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When the trustees were here last weekend, I shared a compelling article with them— “Ways Today’s Students Are Radically Changing Our Colleges” from AGB Trusteeship magazine. The article reviews the findings of a six-year national study involving 33 campuses and thousands of students and concludes that students today are “different from their predecessors in ways that have profound implications for colleges.” Three similar studies were conducted between 1969 and 1993.

I would like to share some of the findings with you because you might find them interesting. To me, they raise a fundamental question, What is Middlebury’s role in educating today’s 21st-century students, and how flexible do we need to be to meet their “needs”?

The article states that the primary differences between students today and their predecessors are

  •  “Today’s undergraduates are the first generation of digital natives.”
  • “Undergraduates are older, fewer live on campus, and more attend part time.”
  • “Students are products of the worst economy since the Great Depression.”
  • “They are more immature, dependent, coddled, and entitled.”
  • “They are the most diverse generation in higher education history.”

For this column, I would like to talk about two in particular.

Digital natives: Operating in a 24/7 universe, in which almost everything is instantly accessible, is an unprecedented societal change. The article notes a “mismatch” between the students and institutions of higher ed that conduct business in real time and in real locations and use more linear, passive learning tools, such as lectures and books. Digital natives, however, “prefer active and concrete learning involving applications, games, and collaborations.” They tend to gather information as needed and “don’t understand that plagarism is wrong” because, for them, sharing in all forms is routine, highlighting another possible incongruity as we struggle to enforce our academic-honesty policies. How should Colleges deal with the fact that their students exist in an entirely different realm of experience than the faculty and administrators?

Additionally, digital natives are more comfortable texting than talking. Many people have observed that students today are not as skilled in interpersonal communication and that they don’t have the necessary tools to cope with conflict. Again, does Middlebury have a role to play here? It’s intriguing, for example, to think about interventions that would raise awareness and encourage face-to-face interaction: instituting campus-wide digital-free days or weeks, requiring conversations like JusTalks,  establishing device-free zones.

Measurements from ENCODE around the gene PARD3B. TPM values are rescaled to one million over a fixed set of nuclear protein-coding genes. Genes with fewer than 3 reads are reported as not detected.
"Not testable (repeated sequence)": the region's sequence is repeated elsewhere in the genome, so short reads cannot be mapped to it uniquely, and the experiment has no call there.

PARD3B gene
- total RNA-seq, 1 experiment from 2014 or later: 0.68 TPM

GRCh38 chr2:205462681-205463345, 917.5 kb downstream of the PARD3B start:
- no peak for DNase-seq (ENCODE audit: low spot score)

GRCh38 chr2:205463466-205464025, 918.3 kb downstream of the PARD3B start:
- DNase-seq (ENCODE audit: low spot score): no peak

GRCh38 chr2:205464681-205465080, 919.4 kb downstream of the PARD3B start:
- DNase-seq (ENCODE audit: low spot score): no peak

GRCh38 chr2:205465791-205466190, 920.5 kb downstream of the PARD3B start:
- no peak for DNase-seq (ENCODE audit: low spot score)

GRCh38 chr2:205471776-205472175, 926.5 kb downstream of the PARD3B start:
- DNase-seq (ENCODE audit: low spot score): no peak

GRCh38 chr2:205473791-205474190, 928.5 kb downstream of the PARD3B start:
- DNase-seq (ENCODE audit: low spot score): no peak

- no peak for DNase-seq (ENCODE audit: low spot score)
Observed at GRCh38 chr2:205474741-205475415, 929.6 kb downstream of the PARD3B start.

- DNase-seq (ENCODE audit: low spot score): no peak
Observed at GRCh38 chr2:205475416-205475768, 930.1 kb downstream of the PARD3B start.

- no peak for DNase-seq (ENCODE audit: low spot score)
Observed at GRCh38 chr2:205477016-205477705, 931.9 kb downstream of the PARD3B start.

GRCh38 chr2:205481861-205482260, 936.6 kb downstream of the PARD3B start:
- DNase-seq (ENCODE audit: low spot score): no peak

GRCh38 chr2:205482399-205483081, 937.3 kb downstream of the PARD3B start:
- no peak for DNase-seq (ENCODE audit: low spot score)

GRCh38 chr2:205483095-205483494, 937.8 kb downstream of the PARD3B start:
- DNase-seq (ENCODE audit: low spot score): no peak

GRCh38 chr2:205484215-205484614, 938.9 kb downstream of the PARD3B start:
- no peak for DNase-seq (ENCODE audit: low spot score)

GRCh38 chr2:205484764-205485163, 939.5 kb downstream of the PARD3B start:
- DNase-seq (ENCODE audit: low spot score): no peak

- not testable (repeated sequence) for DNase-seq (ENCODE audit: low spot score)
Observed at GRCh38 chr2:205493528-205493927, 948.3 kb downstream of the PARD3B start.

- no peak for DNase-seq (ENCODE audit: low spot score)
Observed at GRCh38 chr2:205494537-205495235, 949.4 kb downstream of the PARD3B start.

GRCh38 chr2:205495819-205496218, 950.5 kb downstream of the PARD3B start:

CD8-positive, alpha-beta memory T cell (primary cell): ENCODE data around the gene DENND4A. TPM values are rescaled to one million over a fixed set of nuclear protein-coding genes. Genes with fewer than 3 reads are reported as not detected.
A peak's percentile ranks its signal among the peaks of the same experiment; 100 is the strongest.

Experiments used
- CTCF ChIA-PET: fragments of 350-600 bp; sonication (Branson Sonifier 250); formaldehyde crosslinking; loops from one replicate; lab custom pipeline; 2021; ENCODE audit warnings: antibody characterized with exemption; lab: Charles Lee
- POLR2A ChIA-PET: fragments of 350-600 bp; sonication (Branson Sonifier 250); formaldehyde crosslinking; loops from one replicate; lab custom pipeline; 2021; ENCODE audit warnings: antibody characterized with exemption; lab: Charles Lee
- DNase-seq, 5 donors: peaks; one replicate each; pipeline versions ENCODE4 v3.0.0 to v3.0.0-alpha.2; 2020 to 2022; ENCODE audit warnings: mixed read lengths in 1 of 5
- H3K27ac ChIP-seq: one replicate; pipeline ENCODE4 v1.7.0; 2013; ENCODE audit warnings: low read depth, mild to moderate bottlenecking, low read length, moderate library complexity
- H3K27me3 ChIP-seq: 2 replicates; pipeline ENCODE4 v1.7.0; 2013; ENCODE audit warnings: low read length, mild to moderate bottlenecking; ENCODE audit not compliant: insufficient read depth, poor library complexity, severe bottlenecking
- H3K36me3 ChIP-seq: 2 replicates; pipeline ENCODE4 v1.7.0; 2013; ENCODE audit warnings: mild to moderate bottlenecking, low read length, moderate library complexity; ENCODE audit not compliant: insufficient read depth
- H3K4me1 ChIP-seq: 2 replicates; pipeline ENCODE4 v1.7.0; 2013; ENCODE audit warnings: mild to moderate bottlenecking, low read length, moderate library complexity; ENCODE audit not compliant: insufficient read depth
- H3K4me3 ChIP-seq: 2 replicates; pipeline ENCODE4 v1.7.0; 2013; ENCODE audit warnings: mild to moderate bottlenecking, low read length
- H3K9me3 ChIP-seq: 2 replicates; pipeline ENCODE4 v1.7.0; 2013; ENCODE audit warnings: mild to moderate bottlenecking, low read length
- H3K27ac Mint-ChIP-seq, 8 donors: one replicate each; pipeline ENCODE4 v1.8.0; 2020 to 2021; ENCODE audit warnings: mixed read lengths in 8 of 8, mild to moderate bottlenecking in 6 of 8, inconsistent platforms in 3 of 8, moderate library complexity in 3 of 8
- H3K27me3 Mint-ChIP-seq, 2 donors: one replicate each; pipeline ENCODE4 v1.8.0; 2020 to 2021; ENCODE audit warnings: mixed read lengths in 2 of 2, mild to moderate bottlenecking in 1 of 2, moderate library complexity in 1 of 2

Immature, dependent, coddled, and entitled: The article describes students who rely on their parents more heavily than previous generations did; they are not as independent or self-reliant. Two-fifths reported that they “phone, e-mail, or text their parents daily” and one-fifth reported being in contact three times a day or more. The article also noted that students report feeling isolated, lonely, having “overwhelming anxiety,” and being “psychologically exhausted.” They “require significantly more psychological and emotional support.”

My colleagues and I are concerned about the psychological stresses students face, often well before they get to college, and the resiliency that many students don’t possess.  I would like to understand this better from your perspective and experience. Your observations, reactions, and suggestions about any of the topics raised in the article may help us find ways to respond to students’ emerging needs.  Most importantly, are there aspects of these findings that call for students to push themselves to claim a different experience in college?  Do you want something different from Middlebury or something different from yourself and your peers?

Copies of the article are in my office for anyone wishing to read it. It is not available online, so come by and see me in person (smile).

 

One Response to “Today’s Students Are Changing Colleges”

  1. George T. Gallagher says:

    Dear Dean Collado,
    I applaud your obvious interest in matters academic and your willingness to put study results in a prominent place to foster discussion. I’ve been brought up (as I’m sure you have too) to be cautious about “sound bite” science blurbs for the popular press, however. When something comes along that piques my interest I prefer to go to the source so that I can better decide whether the results reported are to be trusted and are applicable to the population(s) I care about. Please provide the reference for the “six-year national study involving 33 campuses and thousands of students”, so I can check it out for myself.
    As a Midd parent I have feedback from my son and a few of his acquaintances; certainly not a population sample. The Midd kids I have met so far are naturally comfortable with electronics, but nobody seems to believe that Middlebury is failing to provide supportive platforms or that the teachers’ attitudes and abilities are compromising the learning possibilities. It will naturally require continuing efforts to keep up, but I would say as regards Middlebury information technology, “so far, so good”.